Maine loses $10 million per year because of special tax protections for wealthy corporations
AUGUSTA – In a party line vote, the Senate gave initial approval to a measure to prevent multinational corporations from evading Maine taxes through offshore tax havens.
“We should stop allowing wealthy international corporations to use these tax-dodging loopholes,” said Assistant Senate Majority Leader Anne Haskell of Portland, the Senate Chair of the Taxation Committee. “Closing these corporate tax loopholes is a matter of fairness and creates a level playing field for small businesses in Maine who play by the rules and don’t use these tricks.”
The measure requires corporations to report income from a list of 38 known offshore tax havens, including Bermuda, the Cayman Islands, and Luxembourg. The bill is expected to return $10 million per year to the State of Maine.
“Maine already prevents tax evasion in other states and this will take it one step further in ensuring we’re not enabling more corporate welfare,” said Senator John Patrick of Rumford. “This legalized corporate welfare is money we could recoup and return to our state coffers to pay for the things that matter like funding our public schools or Head Start.”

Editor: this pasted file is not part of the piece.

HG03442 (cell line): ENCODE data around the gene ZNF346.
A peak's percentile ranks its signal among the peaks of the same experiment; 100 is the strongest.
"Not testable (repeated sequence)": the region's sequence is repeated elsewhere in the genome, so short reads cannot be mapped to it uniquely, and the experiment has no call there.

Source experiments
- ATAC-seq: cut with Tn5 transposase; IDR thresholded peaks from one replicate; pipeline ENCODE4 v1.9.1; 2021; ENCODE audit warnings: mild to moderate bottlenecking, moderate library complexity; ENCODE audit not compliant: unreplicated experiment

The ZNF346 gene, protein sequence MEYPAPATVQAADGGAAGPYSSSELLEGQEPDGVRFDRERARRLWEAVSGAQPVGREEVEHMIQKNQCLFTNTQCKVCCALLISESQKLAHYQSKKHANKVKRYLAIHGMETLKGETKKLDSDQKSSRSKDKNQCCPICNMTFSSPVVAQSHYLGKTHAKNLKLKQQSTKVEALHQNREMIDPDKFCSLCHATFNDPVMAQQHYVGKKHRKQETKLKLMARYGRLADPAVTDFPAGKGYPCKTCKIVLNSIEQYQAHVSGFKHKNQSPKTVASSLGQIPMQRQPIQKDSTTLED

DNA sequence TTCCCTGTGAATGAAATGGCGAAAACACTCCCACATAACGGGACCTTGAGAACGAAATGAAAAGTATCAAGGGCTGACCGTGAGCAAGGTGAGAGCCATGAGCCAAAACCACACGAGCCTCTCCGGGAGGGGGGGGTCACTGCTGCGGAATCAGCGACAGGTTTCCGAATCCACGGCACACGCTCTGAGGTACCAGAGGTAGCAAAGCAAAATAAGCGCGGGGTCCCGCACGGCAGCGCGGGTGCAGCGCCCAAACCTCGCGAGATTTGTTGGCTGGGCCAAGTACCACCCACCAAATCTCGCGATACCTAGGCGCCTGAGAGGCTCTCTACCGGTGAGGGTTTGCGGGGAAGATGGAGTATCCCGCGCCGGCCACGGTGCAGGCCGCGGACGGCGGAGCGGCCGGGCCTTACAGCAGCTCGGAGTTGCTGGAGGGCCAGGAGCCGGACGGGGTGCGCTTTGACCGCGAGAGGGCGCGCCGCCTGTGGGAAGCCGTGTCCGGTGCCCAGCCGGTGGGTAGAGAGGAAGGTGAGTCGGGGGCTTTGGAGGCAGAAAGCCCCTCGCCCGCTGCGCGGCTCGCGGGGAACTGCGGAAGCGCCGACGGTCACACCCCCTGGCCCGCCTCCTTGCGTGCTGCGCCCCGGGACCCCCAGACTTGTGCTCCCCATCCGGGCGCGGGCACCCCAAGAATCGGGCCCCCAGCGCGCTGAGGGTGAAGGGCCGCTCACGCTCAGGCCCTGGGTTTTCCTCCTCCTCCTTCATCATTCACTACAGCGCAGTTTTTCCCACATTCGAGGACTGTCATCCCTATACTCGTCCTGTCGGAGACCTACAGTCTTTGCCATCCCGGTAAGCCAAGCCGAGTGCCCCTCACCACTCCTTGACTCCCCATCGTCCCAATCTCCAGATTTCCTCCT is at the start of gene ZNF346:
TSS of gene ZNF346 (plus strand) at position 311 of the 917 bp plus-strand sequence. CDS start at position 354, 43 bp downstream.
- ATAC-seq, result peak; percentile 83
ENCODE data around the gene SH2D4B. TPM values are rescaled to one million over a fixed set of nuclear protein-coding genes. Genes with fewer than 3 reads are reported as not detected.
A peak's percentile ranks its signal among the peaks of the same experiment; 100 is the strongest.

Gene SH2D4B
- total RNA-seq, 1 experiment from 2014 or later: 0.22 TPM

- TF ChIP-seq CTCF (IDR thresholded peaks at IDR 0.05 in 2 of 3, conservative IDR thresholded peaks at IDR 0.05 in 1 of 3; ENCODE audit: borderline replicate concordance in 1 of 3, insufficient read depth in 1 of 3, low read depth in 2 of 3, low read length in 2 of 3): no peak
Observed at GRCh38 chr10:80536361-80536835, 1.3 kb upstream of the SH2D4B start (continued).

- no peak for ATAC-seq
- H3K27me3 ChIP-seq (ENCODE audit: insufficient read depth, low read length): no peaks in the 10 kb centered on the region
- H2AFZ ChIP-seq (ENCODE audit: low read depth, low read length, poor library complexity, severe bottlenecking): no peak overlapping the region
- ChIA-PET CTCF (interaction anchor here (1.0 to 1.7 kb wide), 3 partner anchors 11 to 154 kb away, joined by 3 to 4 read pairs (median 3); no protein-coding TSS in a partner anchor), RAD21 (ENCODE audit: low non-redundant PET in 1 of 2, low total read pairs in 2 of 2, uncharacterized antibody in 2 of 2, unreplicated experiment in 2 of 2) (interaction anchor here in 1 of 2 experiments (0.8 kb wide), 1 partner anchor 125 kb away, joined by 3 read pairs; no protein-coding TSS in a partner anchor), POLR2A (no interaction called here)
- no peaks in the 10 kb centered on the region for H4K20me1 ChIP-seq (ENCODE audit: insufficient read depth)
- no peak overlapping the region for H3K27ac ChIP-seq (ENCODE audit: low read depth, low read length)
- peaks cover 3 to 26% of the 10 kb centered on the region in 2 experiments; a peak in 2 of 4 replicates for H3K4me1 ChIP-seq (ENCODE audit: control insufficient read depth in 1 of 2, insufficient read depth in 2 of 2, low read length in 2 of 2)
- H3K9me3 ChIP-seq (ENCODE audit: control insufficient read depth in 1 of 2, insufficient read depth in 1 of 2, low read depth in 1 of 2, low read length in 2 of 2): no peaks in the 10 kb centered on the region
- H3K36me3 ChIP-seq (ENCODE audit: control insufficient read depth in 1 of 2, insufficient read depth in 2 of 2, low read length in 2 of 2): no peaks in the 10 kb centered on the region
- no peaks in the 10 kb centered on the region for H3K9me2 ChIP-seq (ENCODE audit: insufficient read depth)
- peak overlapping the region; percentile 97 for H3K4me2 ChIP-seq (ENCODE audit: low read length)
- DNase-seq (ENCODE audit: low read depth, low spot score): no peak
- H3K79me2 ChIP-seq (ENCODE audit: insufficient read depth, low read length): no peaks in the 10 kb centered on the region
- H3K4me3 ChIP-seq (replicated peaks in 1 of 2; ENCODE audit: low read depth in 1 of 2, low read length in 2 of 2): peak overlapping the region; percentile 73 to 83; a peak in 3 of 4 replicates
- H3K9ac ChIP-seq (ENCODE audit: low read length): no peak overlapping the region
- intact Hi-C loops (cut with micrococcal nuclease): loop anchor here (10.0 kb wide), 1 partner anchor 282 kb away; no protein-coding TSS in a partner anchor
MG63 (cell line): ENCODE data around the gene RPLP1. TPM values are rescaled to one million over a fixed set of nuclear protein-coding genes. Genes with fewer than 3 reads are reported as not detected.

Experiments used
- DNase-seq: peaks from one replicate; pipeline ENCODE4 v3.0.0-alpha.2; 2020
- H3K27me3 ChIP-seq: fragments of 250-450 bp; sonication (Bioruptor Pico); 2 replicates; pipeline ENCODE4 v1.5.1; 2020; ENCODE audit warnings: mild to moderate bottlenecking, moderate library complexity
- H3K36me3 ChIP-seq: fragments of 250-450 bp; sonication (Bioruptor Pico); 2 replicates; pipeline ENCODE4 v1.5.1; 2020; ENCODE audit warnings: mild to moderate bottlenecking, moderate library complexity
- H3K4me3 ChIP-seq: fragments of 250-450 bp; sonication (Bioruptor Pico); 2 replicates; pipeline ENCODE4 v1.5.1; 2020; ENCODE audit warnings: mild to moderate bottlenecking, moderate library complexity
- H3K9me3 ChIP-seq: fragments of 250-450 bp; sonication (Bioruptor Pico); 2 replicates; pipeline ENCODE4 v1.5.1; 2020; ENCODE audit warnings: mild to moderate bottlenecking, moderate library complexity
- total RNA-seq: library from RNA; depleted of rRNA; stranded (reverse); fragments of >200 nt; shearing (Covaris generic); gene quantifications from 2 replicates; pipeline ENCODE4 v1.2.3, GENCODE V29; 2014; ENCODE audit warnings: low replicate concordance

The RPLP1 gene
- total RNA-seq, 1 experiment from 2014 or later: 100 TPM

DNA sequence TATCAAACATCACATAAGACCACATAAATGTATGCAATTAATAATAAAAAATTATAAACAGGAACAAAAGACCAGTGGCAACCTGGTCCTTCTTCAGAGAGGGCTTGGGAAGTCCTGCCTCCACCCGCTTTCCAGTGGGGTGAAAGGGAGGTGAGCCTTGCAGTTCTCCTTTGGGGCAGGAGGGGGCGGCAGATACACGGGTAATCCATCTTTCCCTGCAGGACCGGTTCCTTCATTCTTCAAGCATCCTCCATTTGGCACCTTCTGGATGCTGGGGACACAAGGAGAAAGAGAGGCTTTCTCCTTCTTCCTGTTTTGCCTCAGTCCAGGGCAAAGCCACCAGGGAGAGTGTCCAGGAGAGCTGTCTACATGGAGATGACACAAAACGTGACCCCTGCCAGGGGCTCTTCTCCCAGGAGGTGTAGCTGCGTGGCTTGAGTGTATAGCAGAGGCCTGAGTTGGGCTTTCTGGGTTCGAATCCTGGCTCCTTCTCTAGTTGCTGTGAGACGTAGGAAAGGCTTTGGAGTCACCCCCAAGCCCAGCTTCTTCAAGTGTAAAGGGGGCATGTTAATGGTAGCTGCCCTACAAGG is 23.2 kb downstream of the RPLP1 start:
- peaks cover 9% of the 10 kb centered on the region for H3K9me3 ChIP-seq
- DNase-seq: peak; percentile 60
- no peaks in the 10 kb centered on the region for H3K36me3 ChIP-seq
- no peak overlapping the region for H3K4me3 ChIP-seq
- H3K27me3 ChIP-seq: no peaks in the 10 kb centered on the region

States lose an estimated $20 billion annually because of corporate use of offshore tax havens. Montana, Oregon, Alaska, and West Virginia already have adopted practices like those in the bill, and other states are considering similar proposals.
Maine already has domestic tax evasion checks in place to prevent corporations from hiding money in states like Delaware and Nevada.
The bill, LD 1120, “An Act To Improve Maine’s Tax Laws,” is sponsored by Rep. Adam Goode. It faces further votes in the Senate and the House.